Tag Archives: Walter Phelps

10/12/2011 Gallup Independent: Hopi opposes groundwater use at Arizona Snowbowl

10/12/2011 Hopi opposes groundwater use at Arizona Snowbowl By Kathy Helms, Dine Bureau,Gallup Independent: WINDOW ROCK – A Navajo Nation Council resolution supporting the use of groundwater to make artificial snow at the Arizona Snowbowl ski resort on the San Francisco Peaks near Flagstaff is under fire by the Hopi Tribe. “The Hopi Tribal Council does not join or support a recently proposed Navajo Nation Council resolution recommending the use of groundwater for snow-making on Nuvatukyaovi,” the Hopi name for the sacred mountain, Hopi stated Tuesday in a press release. Hopi believe the only water appropriate for Nuvatukyaovi is natural water as provided by rain and snow. “There can be no exceptions,” they said.

“The Hopi Tribal Council, all known Hopi religious practitioners, the Hopi Tribe and its people are still, and always will be, opposed to the use of any snow-making operations on Nuvatukyaovi,” Chairman LeRoy N. Shingoitewa said. “The Navajo proposal is not a solution to the issues facing the tribes with respect to Arizona Snowbowl’s expansions on Nuvatukyaovi.”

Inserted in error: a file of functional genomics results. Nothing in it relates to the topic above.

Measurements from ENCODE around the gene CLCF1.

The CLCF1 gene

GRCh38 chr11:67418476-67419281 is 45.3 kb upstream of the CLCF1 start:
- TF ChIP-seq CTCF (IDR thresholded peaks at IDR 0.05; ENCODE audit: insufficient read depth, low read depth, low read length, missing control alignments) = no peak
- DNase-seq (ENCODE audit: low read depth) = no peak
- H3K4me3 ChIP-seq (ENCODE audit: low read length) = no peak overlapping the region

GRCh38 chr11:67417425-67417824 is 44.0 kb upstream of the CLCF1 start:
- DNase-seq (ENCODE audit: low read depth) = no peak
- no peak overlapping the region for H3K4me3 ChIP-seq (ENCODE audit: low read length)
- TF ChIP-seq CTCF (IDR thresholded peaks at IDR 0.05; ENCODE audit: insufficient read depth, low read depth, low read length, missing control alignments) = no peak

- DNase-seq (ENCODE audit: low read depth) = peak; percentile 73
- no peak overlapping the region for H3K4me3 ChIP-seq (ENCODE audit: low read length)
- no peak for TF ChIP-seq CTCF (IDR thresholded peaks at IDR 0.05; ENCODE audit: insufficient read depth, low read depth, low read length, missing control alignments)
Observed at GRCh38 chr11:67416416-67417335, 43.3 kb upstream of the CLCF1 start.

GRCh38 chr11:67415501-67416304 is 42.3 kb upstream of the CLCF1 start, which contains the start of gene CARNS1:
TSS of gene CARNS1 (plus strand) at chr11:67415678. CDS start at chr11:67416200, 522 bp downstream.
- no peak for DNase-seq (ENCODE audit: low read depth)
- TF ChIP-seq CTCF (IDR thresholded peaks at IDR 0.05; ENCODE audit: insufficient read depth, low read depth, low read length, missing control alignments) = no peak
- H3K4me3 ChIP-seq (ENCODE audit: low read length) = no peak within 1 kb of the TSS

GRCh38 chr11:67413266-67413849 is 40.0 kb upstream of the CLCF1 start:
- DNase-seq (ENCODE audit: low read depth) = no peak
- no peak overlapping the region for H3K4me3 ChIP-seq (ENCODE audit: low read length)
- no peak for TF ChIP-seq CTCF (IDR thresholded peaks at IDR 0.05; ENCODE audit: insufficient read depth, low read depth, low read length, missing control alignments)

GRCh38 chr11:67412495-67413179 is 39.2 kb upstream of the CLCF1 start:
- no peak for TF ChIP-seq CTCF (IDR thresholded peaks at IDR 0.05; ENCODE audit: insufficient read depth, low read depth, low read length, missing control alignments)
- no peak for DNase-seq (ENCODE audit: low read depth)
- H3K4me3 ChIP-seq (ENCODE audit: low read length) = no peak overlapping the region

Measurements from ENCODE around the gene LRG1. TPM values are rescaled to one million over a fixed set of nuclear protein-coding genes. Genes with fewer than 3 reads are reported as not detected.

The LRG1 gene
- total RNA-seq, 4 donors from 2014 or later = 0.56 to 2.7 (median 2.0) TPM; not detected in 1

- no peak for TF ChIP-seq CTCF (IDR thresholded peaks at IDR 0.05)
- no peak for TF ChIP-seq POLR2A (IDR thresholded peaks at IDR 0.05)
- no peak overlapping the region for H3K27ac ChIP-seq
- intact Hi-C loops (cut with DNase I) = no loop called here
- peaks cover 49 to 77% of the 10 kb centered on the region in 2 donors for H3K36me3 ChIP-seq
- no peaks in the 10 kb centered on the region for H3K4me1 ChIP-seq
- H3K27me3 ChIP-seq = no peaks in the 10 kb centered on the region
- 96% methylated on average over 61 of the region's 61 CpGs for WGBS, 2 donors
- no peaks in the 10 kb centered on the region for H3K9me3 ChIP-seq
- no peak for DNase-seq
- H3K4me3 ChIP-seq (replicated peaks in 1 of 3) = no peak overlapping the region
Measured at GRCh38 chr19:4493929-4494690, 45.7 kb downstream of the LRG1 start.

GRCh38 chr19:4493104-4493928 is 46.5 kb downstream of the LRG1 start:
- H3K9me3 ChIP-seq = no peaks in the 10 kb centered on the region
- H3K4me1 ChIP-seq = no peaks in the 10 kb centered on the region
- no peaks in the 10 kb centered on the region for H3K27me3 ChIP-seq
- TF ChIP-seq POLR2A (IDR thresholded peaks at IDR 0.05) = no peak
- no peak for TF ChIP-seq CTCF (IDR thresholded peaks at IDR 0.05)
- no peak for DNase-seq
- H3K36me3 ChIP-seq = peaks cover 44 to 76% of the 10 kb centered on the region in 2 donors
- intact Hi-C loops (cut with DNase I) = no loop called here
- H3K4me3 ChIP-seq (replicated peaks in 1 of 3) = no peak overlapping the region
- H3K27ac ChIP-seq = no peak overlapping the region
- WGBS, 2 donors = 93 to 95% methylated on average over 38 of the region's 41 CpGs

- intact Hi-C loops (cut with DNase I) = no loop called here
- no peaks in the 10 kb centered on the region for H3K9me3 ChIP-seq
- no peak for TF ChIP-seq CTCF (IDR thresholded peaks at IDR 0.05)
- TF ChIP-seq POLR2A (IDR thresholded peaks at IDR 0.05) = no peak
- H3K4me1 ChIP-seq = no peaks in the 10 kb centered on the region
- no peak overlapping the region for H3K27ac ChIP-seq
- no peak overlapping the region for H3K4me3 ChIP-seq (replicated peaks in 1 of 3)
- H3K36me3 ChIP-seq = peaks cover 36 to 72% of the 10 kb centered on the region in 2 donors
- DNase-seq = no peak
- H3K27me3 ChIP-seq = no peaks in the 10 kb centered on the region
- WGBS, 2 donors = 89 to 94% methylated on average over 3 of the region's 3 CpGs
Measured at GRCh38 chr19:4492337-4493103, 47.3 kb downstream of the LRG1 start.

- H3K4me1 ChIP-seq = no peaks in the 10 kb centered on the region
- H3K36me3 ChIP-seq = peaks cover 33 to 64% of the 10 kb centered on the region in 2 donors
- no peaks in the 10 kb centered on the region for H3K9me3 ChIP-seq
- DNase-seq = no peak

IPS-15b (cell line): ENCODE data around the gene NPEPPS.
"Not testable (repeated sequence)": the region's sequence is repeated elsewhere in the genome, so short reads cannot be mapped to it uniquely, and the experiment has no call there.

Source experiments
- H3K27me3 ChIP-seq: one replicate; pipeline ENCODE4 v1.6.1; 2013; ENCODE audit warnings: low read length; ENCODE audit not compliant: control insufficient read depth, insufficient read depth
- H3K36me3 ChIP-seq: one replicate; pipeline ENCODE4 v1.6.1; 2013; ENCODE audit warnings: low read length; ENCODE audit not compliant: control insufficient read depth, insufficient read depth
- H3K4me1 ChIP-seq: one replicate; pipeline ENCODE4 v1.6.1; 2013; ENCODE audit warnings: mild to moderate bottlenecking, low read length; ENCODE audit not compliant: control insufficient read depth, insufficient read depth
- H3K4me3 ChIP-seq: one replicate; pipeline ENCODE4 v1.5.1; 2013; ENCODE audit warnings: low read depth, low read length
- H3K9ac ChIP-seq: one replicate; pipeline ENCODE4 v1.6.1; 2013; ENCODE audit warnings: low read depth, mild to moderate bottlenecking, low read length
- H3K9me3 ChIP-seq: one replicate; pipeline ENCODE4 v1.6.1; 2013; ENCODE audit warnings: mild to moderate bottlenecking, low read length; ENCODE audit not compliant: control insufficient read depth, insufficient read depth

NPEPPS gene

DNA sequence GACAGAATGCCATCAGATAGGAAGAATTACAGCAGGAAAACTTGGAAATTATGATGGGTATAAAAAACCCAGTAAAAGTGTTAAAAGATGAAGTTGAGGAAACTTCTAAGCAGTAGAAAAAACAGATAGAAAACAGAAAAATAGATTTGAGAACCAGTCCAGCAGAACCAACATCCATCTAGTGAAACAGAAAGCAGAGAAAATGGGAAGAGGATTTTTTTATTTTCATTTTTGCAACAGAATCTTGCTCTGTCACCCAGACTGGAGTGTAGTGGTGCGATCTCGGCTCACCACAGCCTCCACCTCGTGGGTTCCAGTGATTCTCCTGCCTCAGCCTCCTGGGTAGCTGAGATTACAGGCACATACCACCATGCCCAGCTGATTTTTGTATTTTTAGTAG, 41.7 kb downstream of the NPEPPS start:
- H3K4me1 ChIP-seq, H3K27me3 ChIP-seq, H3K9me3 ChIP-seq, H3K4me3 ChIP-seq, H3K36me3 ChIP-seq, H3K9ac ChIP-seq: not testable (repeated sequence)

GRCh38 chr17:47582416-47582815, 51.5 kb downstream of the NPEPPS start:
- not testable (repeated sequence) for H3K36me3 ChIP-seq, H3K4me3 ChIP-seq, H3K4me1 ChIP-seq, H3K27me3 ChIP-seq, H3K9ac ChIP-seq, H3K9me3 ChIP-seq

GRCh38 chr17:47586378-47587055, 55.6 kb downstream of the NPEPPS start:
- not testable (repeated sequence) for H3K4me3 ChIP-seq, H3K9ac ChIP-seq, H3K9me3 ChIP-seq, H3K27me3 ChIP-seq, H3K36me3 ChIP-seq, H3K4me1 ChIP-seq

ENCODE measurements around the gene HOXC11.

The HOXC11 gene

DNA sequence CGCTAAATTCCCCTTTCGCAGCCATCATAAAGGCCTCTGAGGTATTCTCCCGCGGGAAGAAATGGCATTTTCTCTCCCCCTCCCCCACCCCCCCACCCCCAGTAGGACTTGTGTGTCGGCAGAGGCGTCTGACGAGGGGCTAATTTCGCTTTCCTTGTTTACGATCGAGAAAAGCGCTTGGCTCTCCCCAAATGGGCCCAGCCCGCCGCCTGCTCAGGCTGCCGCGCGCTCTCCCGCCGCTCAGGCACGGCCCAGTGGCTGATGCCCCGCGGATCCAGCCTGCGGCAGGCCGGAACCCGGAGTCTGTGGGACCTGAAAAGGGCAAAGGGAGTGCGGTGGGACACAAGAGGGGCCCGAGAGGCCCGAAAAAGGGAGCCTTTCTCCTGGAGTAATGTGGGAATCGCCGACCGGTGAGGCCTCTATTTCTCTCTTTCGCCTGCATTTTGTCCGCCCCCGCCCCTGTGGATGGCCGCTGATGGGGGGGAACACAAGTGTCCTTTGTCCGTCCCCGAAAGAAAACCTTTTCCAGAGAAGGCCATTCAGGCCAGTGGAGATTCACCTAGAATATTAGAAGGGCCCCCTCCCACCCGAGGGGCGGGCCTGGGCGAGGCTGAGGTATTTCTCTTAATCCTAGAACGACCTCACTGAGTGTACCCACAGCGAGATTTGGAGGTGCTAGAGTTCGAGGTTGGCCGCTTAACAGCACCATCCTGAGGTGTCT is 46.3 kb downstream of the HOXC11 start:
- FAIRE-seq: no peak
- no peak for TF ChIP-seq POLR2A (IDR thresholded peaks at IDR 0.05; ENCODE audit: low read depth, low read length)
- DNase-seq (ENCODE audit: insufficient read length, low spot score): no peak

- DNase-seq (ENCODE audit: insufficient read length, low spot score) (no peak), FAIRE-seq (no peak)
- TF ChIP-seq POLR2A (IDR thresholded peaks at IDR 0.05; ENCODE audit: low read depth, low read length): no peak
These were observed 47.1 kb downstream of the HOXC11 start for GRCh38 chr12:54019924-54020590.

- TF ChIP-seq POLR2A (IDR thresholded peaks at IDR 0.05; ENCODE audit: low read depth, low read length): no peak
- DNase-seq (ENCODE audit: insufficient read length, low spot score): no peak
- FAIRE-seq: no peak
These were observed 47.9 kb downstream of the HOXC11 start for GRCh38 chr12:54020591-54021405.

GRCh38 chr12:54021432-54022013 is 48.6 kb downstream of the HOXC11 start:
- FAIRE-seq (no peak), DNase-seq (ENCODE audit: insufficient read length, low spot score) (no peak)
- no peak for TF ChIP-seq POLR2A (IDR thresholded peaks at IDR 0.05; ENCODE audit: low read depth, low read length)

Navajo Nation Council Delegate Walter Phelps, sponsor of the resolution, said Tuesday that the Nation does not have an official position on the use of groundwater and the resolution “will stimulate discussion on the issue. We just need to get some of that clarified. We also need to discuss alternatives.”

One possible option in discussion is to buy into the Snowbowl.

“There’s an offer by the developer. He’s willing to sell a portion back to us,” Delegate Katherine Benally told Steve Titla, general counsel for the San Carlos Apache Tribe, during Tuesday’s meeting of the Nabik’iyati’ Committee.

San Carlos representatives came to ask for Navajo Nation support in protecting Oak Flat, one of its sacred sites threatened by copper mining. Benally asked whether San Carlos would be interested in “sharing resources” to buy into the ski resort.

“That is a very interesting proposal that I will share with my Chairman,” Titla said.

Splitting the $15 million cost for a 30 percent stake in the Snowbowl with other interested Arizona tribes which hold the mountain sacred would give them an equity stake and a seat at the table on discussions of artificial snow-making.

Navajo first began discussing purchase of the ski resort two years ago when the price stood at $48 million. Since then, the cost of subsequent legal cases has been attached to the selling price and has driven up the cost to $52 million.

In the alternative, Phelps’ resolution supports the use of groundwater as opposed to reclaimed or recovered-reclaimed water in the snow-making process on Dook’o’oosliid – the Navajo name for the sacred mountain – to prevent its desecration.

“Water – regardless of its source – is a limited and critical natural resource in the Southwest and the Hopi Tribe continues to oppose any artificial snow-making by these means,” according to Louella Nahsonhoya, Hopi public information officer.

Hopi filed suit in August against the city of Flagstaff, challenging its September 2010 decision not to amend or cancel the contract for sale of 1.5 million gallons per day of reclaimed wastewater to the Snowbowl for artificial snow-making.